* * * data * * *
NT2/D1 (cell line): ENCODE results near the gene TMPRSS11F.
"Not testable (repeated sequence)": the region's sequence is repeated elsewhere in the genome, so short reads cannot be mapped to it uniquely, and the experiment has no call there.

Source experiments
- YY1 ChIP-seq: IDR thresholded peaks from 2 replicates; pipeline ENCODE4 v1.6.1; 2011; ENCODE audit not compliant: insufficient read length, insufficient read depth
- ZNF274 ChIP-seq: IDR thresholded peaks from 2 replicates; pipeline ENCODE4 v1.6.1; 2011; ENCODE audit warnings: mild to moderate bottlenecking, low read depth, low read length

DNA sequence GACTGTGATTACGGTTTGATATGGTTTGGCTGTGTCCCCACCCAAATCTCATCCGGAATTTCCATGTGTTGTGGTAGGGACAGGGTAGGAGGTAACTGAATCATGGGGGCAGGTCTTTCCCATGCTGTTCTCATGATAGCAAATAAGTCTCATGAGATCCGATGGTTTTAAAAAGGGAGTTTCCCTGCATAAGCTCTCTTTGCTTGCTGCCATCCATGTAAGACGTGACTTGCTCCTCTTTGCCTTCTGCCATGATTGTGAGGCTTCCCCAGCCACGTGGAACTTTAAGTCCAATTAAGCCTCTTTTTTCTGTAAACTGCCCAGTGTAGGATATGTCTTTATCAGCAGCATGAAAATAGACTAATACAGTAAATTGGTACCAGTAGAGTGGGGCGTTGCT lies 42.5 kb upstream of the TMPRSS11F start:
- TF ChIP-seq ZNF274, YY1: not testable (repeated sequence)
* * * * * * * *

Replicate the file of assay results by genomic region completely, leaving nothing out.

NT2/D1 (cell line): ENCODE results near the gene TMPRSS11F.
"Not testable (repeated sequence)": the region's sequence is repeated elsewhere in the genome, so short reads cannot be mapped to it uniquely, and the experiment has no call there.

Source experiments
- YY1 ChIP-seq: IDR thresholded peaks from 2 replicates; pipeline ENCODE4 v1.6.1; 2011; ENCODE audit not compliant: insufficient read length, insufficient read depth
- ZNF274 ChIP-seq: IDR thresholded peaks from 2 replicates; pipeline ENCODE4 v1.6.1; 2011; ENCODE audit warnings: mild to moderate bottlenecking, low read depth, low read length

DNA sequence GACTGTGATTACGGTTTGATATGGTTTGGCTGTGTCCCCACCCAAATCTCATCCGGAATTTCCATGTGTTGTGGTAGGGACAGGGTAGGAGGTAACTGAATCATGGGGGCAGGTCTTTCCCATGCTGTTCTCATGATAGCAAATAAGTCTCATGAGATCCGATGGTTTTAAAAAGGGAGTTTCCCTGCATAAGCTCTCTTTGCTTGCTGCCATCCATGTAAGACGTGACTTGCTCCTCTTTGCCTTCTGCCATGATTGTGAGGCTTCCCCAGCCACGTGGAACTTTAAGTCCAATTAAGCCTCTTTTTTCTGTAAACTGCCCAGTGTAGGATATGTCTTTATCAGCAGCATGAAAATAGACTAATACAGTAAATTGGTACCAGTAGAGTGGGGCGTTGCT lies 42.5 kb upstream of the TMPRSS11F start:
- TF ChIP-seq ZNF274, YY1: not testable (repeated sequence)